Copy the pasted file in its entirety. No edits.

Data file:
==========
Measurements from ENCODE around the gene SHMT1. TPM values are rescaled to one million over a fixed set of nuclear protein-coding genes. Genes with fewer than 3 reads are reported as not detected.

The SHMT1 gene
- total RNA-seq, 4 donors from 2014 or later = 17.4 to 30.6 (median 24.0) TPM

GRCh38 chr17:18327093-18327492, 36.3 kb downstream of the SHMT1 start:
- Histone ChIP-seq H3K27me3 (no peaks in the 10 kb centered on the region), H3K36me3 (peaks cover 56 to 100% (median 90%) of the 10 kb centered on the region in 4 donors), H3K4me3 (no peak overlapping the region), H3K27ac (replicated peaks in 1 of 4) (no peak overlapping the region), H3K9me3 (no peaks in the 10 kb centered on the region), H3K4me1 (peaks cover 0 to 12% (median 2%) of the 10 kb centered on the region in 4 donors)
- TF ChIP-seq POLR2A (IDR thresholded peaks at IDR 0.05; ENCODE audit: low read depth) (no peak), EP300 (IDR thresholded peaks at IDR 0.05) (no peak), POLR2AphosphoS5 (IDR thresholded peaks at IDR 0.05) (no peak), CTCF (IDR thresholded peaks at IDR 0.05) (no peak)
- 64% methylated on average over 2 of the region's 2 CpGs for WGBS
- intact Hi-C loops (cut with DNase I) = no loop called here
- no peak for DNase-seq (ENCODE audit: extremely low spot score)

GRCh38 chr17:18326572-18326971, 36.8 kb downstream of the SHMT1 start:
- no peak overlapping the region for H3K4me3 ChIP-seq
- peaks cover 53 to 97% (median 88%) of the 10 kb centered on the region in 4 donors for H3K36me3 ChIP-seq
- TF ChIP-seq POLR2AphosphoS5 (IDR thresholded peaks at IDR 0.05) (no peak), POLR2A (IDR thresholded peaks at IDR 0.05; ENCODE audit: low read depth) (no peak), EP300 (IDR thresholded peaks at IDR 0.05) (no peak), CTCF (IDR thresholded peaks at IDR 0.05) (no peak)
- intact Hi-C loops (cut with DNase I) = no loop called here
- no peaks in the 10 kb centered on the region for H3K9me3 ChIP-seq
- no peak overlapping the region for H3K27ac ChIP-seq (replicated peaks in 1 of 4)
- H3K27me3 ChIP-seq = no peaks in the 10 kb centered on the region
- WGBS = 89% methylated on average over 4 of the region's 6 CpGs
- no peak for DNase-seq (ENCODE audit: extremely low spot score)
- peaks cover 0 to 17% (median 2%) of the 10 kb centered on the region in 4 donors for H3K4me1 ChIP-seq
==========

Measurements from ENCODE around the gene SHMT1. TPM values are rescaled to one million over a fixed set of nuclear protein-coding genes. Genes with fewer than 3 reads are reported as not detected.

The SHMT1 gene
- total RNA-seq, 4 donors from 2014 or later = 17.4 to 30.6 (median 24.0) TPM

GRCh38 chr17:18327093-18327492, 36.3 kb downstream of the SHMT1 start:
- Histone ChIP-seq H3K27me3 (no peaks in the 10 kb centered on the region), H3K36me3 (peaks cover 56 to 100% (median 90%) of the 10 kb centered on the region in 4 donors), H3K4me3 (no peak overlapping the region), H3K27ac (replicated peaks in 1 of 4) (no peak overlapping the region), H3K9me3 (no peaks in the 10 kb centered on the region), H3K4me1 (peaks cover 0 to 12% (median 2%) of the 10 kb centered on the region in 4 donors)
- TF ChIP-seq POLR2A (IDR thresholded peaks at IDR 0.05; ENCODE audit: low read depth) (no peak), EP300 (IDR thresholded peaks at IDR 0.05) (no peak), POLR2AphosphoS5 (IDR thresholded peaks at IDR 0.05) (no peak), CTCF (IDR thresholded peaks at IDR 0.05) (no peak)
- 64% methylated on average over 2 of the region's 2 CpGs for WGBS
- intact Hi-C loops (cut with DNase I) = no loop called here
- no peak for DNase-seq (ENCODE audit: extremely low spot score)

GRCh38 chr17:18326572-18326971, 36.8 kb downstream of the SHMT1 start:
- no peak overlapping the region for H3K4me3 ChIP-seq
- peaks cover 53 to 97% (median 88%) of the 10 kb centered on the region in 4 donors for H3K36me3 ChIP-seq
- TF ChIP-seq POLR2AphosphoS5 (IDR thresholded peaks at IDR 0.05) (no peak), POLR2A (IDR thresholded peaks at IDR 0.05; ENCODE audit: low read depth) (no peak), EP300 (IDR thresholded peaks at IDR 0.05) (no peak), CTCF (IDR thresholded peaks at IDR 0.05) (no peak)
- intact Hi-C loops (cut with DNase I) = no loop called here
- no peaks in the 10 kb centered on the region for H3K9me3 ChIP-seq
- no peak overlapping the region for H3K27ac ChIP-seq (replicated peaks in 1 of 4)
- H3K27me3 ChIP-seq = no peaks in the 10 kb centered on the region
- WGBS = 89% methylated on average over 4 of the region's 6 CpGs
- no peak for DNase-seq (ENCODE audit: extremely low spot score)
- peaks cover 0 to 17% (median 2%) of the 10 kb centered on the region in 4 donors for H3K4me1 ChIP-seq